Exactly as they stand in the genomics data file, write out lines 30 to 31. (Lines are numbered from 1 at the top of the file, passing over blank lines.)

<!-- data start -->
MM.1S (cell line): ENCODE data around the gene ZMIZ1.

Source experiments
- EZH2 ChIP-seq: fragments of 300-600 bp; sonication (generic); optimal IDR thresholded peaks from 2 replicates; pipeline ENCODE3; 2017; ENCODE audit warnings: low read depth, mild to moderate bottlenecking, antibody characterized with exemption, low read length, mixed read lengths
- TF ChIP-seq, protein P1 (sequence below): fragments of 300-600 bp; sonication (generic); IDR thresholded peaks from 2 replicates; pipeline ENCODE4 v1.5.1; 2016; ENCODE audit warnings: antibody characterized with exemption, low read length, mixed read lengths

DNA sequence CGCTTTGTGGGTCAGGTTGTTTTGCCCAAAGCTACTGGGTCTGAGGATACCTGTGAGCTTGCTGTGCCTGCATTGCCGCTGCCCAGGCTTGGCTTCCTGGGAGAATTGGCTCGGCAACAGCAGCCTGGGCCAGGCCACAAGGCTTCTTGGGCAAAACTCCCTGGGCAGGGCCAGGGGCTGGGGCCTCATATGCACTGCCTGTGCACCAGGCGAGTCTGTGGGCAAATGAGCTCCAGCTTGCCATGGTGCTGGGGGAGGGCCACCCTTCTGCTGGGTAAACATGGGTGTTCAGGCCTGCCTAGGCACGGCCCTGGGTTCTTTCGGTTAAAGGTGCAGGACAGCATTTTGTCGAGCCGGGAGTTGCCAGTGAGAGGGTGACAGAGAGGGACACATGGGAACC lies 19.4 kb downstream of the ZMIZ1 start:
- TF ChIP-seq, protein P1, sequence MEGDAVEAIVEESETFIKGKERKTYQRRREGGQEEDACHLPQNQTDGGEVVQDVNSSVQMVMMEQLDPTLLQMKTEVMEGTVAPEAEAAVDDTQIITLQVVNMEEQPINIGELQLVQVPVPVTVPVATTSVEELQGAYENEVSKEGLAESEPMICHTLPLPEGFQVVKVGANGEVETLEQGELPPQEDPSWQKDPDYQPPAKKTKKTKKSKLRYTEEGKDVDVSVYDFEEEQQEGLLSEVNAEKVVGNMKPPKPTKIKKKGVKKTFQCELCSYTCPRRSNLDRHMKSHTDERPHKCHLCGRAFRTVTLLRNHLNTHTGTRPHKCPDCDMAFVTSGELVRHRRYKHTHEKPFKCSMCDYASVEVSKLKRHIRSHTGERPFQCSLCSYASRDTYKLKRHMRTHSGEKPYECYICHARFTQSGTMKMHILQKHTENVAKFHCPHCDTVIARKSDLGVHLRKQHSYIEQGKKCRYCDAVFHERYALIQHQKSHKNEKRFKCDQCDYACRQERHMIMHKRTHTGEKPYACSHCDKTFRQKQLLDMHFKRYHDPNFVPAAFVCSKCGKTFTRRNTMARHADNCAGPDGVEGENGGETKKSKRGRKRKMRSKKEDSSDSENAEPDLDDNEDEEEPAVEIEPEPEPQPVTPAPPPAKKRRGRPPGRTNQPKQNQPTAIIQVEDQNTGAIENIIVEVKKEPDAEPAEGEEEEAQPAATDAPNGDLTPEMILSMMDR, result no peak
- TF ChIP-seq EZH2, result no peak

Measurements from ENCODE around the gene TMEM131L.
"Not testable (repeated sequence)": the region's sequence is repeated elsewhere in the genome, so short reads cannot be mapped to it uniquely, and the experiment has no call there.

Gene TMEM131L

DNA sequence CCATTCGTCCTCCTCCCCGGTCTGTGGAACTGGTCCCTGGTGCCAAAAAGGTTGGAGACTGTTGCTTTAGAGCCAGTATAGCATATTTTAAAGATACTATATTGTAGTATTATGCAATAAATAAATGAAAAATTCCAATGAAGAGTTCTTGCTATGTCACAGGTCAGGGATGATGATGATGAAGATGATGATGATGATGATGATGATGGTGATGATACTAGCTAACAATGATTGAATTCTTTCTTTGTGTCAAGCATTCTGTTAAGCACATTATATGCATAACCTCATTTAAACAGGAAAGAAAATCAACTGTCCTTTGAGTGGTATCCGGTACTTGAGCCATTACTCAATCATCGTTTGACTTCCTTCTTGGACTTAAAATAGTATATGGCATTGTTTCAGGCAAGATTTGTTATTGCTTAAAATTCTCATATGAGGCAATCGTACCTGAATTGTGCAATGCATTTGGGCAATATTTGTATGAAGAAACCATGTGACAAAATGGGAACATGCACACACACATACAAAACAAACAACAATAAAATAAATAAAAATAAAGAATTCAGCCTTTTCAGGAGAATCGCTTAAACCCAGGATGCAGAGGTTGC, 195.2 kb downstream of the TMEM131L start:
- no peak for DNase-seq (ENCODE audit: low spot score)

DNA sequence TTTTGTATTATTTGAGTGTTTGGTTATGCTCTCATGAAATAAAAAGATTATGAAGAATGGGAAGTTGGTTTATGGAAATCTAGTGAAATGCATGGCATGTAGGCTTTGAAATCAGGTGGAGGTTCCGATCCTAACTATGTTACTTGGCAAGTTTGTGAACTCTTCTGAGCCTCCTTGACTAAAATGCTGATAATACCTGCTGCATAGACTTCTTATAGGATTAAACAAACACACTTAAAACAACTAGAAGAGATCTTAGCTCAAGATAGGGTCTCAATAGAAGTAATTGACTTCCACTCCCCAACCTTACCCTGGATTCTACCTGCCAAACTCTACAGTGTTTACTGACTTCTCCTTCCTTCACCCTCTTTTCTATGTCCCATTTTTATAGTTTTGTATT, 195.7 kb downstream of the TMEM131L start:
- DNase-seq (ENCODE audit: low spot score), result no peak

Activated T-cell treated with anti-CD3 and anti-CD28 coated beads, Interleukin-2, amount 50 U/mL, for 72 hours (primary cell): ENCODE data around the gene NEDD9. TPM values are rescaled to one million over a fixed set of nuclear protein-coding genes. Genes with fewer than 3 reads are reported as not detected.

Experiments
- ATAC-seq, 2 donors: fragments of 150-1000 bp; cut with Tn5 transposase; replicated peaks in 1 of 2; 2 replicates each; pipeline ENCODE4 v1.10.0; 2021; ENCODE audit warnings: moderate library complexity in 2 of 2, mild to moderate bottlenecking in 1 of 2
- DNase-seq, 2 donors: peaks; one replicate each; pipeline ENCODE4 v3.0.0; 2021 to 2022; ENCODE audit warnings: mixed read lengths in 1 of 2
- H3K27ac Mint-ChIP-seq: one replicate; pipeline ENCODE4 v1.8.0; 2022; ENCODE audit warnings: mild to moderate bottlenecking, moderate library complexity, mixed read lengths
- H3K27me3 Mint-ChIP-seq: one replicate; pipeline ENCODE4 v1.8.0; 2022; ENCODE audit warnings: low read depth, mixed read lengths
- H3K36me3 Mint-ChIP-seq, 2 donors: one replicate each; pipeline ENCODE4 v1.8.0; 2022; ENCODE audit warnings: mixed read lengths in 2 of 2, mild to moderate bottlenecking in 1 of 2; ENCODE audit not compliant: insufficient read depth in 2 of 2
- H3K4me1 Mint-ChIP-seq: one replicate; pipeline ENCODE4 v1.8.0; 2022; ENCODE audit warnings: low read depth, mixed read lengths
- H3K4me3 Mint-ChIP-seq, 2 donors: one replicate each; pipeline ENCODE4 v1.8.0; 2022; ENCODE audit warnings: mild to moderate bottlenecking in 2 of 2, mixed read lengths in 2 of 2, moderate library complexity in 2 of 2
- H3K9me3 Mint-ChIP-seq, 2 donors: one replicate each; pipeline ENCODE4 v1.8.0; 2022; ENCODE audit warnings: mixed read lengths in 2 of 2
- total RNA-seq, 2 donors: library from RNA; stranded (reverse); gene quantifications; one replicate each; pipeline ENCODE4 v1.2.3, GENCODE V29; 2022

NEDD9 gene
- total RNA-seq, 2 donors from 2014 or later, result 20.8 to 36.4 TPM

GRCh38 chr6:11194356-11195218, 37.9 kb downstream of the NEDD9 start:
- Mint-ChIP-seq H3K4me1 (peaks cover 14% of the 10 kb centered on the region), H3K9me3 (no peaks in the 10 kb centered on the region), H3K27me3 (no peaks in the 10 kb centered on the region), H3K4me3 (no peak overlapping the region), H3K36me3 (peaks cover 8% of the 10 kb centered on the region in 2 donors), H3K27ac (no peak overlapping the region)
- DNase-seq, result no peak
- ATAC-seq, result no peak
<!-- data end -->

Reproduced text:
- DNase-seq, result no peak
- ATAC-seq, result no peak